A few weeks ago I wrote a piece about rediscovering Magic: The Gathering. The honeymoon isn’t over yet, but my return to gaming culture opened my eyes to an intriguing phenomenon that occurs when nerds grow up. I call it the Neverland Effect.
Let’s rewind a tiny bit. When I moved to Portland a little over two years ago, I worked in a college library. The college dress code is business formal: shirt, tie, the whole nine yards. I have a tendency to showboat, so I frequently wore a waistcoat as well. I often went to my local comic store straight from work on Fridays. The first few times I showed up the store clerks were perplexed. They don’t know I’ve been reading comics since I was a child or that I used to costume at conventions. All they see is the suit. I try to not be insulted at the questions they ask me.
Let’s fast forward to just last month. I wander into my local game store wearing a plain polo shirt and jeans. I browse the shelves of games and display cases of Magic cards. A well-intentioned employee greets me.
“Can I help you find anything today?”
“Just browsing the new cards, but thanks.”
“Okay. Who are you purchasing for, perhaps I can make a suggestion.”
“I’m buying for myself.”
I start analyzing all similar interactions. It’s not my age; there are plenty of customers older than me. There is an ethnically diverse population of customers in the stores. Female customers and employees are all over the store. That’s when it hits me. I don’t look like “one of them.” I don’t look like a typical nerd who walked off the set of The Big Bang Theory. I’ve grown out of wearing fandom on my sleeve, but I’m still a nerd at heart. That’s what I call The Neverland Effect: nerds and geeks don’t recognize me as one of their own because I look grown up.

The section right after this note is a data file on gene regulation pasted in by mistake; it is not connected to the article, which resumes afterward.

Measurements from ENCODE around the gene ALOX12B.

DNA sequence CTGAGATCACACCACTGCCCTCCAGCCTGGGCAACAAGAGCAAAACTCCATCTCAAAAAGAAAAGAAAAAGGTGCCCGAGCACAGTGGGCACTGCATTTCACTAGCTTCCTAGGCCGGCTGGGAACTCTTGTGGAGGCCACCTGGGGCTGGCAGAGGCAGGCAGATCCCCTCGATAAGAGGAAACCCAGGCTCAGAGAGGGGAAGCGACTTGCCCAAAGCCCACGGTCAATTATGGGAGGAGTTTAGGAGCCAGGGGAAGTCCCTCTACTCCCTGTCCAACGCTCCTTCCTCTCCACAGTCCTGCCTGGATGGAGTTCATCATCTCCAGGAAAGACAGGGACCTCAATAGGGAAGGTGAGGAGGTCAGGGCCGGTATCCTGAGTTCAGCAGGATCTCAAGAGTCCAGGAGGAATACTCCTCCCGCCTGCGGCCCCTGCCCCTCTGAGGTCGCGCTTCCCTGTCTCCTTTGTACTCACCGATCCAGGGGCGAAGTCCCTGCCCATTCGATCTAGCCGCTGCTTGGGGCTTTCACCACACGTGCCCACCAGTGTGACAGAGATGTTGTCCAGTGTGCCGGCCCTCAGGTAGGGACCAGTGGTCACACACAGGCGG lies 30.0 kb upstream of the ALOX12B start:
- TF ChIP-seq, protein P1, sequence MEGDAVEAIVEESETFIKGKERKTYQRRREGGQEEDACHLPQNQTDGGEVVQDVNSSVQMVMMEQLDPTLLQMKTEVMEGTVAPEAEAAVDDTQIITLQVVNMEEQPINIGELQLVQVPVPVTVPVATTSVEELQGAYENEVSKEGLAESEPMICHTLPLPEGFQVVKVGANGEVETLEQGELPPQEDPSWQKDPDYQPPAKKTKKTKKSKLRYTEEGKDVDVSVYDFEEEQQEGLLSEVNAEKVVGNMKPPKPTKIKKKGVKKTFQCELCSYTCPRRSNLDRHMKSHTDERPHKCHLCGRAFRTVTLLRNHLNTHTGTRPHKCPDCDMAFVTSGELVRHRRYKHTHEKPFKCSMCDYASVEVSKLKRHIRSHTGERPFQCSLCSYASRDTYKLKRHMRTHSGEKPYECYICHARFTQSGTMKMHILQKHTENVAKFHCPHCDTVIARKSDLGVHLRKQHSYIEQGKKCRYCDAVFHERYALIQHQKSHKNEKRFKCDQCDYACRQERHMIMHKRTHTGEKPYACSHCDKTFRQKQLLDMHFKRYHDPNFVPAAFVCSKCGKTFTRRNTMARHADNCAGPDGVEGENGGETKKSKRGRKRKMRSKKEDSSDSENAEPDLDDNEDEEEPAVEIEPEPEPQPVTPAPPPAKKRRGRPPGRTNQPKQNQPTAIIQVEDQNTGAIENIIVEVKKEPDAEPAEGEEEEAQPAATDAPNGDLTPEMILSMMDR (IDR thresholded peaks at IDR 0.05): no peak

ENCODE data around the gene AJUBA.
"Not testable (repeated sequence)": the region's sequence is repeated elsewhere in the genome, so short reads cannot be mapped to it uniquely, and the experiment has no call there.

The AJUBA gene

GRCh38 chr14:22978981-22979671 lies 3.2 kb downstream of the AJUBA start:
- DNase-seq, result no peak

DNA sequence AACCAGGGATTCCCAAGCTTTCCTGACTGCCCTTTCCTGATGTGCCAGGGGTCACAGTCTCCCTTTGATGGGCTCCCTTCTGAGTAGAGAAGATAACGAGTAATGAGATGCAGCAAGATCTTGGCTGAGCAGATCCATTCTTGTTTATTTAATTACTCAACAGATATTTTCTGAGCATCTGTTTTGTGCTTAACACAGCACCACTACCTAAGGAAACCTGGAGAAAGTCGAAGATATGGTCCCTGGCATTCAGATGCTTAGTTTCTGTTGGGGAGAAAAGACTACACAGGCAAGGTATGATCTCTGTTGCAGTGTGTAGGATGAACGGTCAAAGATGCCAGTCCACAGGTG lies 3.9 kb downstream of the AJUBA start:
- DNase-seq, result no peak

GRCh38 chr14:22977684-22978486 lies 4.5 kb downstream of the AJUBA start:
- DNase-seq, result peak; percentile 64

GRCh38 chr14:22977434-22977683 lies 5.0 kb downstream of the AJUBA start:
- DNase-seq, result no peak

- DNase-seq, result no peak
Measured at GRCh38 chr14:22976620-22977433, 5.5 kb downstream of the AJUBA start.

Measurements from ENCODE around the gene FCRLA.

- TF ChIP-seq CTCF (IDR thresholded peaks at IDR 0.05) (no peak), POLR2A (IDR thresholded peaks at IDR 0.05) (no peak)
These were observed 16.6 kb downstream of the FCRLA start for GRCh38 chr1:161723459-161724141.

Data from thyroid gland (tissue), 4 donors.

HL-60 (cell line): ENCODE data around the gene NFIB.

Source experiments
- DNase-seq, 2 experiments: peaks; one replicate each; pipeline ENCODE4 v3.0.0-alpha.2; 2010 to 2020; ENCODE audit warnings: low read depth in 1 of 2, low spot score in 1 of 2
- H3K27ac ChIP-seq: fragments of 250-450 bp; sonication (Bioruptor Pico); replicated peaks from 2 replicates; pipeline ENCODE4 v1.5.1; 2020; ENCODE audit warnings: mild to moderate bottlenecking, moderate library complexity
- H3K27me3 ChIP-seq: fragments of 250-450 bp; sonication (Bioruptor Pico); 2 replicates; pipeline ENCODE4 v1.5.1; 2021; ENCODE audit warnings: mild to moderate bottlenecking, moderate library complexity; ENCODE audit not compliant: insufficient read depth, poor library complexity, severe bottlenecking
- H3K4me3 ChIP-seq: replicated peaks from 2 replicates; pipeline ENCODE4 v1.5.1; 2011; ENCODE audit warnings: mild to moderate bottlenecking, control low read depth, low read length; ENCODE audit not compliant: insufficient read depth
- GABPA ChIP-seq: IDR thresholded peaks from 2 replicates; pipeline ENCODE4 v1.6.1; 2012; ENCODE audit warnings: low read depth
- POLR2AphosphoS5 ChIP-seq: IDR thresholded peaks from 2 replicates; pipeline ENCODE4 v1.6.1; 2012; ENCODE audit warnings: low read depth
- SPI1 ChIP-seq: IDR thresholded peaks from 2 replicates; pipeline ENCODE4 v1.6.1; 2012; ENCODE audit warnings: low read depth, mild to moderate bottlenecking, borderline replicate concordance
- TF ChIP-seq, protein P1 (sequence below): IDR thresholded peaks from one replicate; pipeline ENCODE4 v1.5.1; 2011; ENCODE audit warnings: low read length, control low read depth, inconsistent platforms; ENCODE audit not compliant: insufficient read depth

I still love gaming and comics just as much as I did when I dressed the part, but I don’t care about geek cred anymore. I enjoy what I like, and I couldn’t care less what anyone’s opinion is about how I choose to display my nerdiness. It’s upsetting that geek culture continues to value your look rather than your passion. I went to a prerelease event for Kaladesh and specifically packed a Green Lantern shirt so I could fit in with the crowd. (Aside: everyone loved the shirt!) As an extrovert I thrive on social interaction; making one slight adjustment/conscious decision to my clothing for the promise of easier socializing isn’t any real inconvenience for me. The fact remains that I shouldn’t have to do this. None of us should. Collared shirts should not mark me as the odd man out.
Every interaction I’ve ever had after experiencing The Neverland Effect (except one) has ended positively. It’s easy for me to disarm people with cordiality and shop talk, and everything is blue skies from there. You should have seen how many ears perked up when they discovered that I learned to play Magic during the Rath Cycle, let alone that I own original copies of Scroll Rack, Cursed Scroll, and Lotus Petal. A comic store owner loved my Green Lantern ring once he noticed its subtlety, and we launched a great conversation about the Geoff Johns run.
I should not need to prove myself to anyone, but because I love this community and want to interact with it, I must always be the one to break the barrier. Your appearance doesn’t make you’re a nerd. That gray matter in your skull does. I grew out of my old style, but that does not mean I’m grown up; I’m very much Peter Pan at heart. I am NOT a nerd who can “pass as an adult” or “pass as normal;” I can simultaneously be a gamer, a comic book fan, a hockey & football fan, a hiker, and an adult. Having “mainstream interests” or plain taste in clothing does not invalidate nerdiness. (For now, we’re just going to ignore the fact that nerd subculture is currently mainstream.)
Make no assumptions about who walks into your local nerd haunts. Accept everyone regardless if they’re wearing a Captain Hammer shirt, a suit and tie, or sports teams logos. Once you can do that without judgment, then you’ll know what it’s like when nerds grow up. Maybe then we’ll eradicate the Neverland Effect before the next generation knows what it feels like.